To be honest, and I mean completely honest, I have achieved exactly zero of the personal dreams I had for myself fifteen years ago. Z. E. R. O. I did not achieve the career I longed for- I grasped it for a short time, but it was clear it wasn’t where I was supposed to be. I am not living where my heart longed (and still longs) to live. I don’t have the relationships I had hoped. I don’t live in the house of my dreams, heck, I don’t even have the couch of my dreams, for that matter. The life I had envisioned was something out of magazines and fantasy, places that don’t tell you the truth about life. They sell you something of desire. Of comparison. Of rarified air.
I live a very concrete life. One of longing for peace in a world where people are hell bent on being more right than their neighbor. Of longing for a mirror that reflects a kaleidoscope of beauty not a mirror, mirror on the wall definition of beauty. Of being valued for aging, not erased. One of wishing my vote actually mattered. One I wish I could leave my grandchildren, especially my granddaughters, a safer, saner future. This list could go endlessly on. Sadly, we live in a world, now, that like my career, showed the promise of being grasped for a short time but was derailed by a system designed to serve a different sort. It is not the things dreams are made of, if you dream of the things that really matter.
This morning I watched my oldest granddaughter make her way home between the trees. Her waist length hair reflecting early morning light as it swayed in rhythm to her steps. This is the thing dreams are made of. The smell of Trader Joe’s Pumpkin Spice coffee (dang, this stuff is good) lingering in the kitchen along with the memory of a nine year olds early morning conversation. We talked a lot about bunnies, and friends, and homeschooling-again, the stuff dreams are made of. In fact, having six grandkids was never on my list of dreams, but turns out to be top of the list of best things ever. Life turns out to be a litany of the unexpected-those things we add to our ultimate list later in order to cross them off. It is also a liminal space all its own.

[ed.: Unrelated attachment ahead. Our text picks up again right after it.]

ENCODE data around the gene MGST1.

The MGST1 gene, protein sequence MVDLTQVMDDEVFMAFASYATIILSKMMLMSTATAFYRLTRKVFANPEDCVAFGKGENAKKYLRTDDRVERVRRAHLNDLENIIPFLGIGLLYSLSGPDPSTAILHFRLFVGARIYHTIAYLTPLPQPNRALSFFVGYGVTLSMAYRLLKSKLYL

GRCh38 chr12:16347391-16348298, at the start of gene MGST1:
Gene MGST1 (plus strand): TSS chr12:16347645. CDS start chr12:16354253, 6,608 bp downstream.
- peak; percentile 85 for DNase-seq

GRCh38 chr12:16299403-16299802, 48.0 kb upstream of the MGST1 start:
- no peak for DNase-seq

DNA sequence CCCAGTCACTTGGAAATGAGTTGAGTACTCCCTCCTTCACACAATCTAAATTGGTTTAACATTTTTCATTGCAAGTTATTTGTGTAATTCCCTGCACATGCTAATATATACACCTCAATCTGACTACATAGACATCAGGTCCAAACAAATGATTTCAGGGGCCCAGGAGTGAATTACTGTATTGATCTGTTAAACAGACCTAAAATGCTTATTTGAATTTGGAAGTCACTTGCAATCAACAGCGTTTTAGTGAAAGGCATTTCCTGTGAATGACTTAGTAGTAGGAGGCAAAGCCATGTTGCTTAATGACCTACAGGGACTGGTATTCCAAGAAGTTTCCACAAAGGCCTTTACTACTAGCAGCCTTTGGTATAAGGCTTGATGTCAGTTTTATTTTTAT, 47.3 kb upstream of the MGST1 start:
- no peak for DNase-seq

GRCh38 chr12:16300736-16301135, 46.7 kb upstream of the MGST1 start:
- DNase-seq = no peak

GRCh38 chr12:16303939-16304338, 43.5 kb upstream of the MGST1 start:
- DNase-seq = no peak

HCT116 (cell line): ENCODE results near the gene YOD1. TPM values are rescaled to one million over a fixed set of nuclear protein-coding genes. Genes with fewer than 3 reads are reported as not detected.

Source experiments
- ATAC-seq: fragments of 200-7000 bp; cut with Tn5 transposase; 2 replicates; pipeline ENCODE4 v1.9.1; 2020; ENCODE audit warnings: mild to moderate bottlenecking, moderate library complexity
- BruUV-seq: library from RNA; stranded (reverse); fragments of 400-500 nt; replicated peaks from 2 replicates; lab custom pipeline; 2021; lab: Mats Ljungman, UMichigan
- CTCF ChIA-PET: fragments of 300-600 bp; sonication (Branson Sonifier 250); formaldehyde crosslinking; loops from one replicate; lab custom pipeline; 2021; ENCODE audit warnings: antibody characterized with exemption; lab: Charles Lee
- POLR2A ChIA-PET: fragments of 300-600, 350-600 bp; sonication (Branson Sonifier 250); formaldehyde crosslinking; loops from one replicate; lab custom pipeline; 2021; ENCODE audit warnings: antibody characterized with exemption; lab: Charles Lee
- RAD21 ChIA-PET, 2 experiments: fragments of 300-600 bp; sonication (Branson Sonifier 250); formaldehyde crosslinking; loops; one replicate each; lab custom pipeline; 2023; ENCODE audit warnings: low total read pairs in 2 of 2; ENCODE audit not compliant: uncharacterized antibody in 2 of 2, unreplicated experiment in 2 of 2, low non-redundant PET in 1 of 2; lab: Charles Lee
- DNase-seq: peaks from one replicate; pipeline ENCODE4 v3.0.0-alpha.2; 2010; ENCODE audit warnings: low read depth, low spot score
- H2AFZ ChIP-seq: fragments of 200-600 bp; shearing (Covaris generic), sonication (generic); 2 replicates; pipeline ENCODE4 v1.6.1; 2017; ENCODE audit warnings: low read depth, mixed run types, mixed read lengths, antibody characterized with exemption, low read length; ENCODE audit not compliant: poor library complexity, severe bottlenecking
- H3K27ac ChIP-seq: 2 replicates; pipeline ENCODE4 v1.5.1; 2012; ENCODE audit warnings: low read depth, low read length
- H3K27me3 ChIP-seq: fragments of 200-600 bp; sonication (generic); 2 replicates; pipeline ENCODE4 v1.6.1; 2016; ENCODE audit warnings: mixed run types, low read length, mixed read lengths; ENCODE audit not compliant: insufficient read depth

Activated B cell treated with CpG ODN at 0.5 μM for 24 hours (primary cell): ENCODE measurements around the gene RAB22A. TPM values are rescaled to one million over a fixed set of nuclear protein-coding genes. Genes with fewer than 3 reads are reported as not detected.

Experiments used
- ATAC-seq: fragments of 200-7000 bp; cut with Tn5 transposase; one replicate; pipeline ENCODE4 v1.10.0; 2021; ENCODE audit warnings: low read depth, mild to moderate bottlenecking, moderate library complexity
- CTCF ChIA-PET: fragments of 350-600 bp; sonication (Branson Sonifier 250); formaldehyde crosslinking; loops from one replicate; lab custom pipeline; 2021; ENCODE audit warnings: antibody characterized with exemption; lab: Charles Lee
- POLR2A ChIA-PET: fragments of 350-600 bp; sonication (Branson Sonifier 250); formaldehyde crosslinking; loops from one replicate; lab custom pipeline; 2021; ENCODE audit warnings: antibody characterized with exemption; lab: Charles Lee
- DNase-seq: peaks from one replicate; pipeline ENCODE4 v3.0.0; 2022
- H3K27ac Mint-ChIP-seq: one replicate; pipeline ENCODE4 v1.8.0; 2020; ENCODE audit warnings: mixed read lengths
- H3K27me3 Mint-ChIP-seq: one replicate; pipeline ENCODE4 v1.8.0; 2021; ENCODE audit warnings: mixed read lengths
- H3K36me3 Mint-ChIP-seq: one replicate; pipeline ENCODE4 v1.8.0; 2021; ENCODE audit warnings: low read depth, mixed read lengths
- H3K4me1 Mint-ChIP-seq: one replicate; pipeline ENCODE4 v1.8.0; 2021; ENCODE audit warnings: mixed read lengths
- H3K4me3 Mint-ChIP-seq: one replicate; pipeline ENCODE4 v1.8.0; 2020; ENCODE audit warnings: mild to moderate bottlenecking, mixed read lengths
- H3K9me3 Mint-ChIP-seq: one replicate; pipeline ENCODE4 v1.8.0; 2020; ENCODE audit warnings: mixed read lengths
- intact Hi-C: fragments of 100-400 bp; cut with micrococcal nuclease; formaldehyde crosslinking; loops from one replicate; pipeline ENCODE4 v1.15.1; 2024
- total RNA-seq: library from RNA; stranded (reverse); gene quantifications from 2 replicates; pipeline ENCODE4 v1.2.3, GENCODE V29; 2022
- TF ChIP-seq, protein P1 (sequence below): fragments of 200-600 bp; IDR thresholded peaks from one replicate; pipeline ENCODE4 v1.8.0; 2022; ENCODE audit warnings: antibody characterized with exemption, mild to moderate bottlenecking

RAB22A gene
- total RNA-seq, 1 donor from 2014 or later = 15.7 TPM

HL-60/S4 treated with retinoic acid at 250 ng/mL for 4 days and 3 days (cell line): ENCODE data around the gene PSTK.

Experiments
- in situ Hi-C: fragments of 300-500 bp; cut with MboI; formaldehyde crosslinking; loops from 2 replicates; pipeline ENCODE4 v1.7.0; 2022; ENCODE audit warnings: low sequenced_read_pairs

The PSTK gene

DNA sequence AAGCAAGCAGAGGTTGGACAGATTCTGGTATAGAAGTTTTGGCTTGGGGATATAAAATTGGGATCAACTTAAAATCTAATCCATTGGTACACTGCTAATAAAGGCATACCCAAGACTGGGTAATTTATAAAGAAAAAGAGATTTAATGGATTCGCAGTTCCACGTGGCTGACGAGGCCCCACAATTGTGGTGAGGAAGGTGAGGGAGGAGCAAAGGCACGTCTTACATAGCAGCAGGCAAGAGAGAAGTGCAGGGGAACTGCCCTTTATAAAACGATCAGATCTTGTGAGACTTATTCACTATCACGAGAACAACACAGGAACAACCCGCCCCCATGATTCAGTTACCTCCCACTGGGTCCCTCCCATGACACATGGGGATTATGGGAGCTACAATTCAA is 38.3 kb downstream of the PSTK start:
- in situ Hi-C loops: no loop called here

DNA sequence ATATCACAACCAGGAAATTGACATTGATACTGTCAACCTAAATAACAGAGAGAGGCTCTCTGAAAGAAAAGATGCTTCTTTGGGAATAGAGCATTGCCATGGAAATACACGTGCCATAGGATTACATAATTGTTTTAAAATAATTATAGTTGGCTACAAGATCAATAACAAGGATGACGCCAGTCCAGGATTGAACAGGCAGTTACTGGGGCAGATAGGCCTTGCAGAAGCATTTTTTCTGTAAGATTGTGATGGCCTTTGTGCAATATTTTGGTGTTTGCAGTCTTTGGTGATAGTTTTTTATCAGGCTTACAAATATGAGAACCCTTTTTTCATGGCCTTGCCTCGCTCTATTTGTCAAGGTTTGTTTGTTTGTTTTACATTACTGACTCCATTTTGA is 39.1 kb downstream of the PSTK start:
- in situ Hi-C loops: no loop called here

We are ever on a journey to somewhere else. Some call it home, some call it heaven, some don’t know what to call it, we only intrinsically know it is not here. Without that hope of a better place than what ‘here’ has become it is difficult to find the beauty of our ordinary situations. Me? I believe in heaven. Wholeheartedly, in fact. Which is why when I think of the dreams I once held for my life, things that over time I have learned mean so much less than I believed at the time, I can rejoice. I can also resolve. Resolve to revel in the simpler moments, the ordinariness of my life, the gratitude that comes with knowing, on a cellular level, when my heart shifts upon hearing the laughter of an infant, the veil of heaven has lifted a corner to let out its light. I also know that the genuine gift of seasons is one that is ever preparing me for what comes next. The church liturgical year includes something called Ordinary Time. I am beginning to think that Liminal Time would be a great way to describe life. I wonder, if by doing so,
dreams desires, would become less significant, and living with an eye towards smaller things, awareness that the reflections we see in the mirror were never meant to be ours but rather our neighbors, that being right is never truly righteousness, that politics will not heal, and, I just don’t even know how to wrap this up…
I didn’t expect to post this on the eve of election day, it was a post I began as a reflection on autumn, then on liminal time, but perhaps it is timely. I have a gut feeling that tomorrow will result in unrealized desires, dreams of a future I saw when I was younger and was hopeful would come. I don’t vote the way my neighbors do, hell, the way my husband votes, but I do it anyway knowing my true hope lies outside of voting, out of this liminal time, and lies in making spiced lattes in the early morning that are way more milk than coffee, conversations about Redwall and bunnies, in putting away my porch furniture, in calling a friend, in loving my neighbors, in preparing to serve others, and in endless prayers for real change….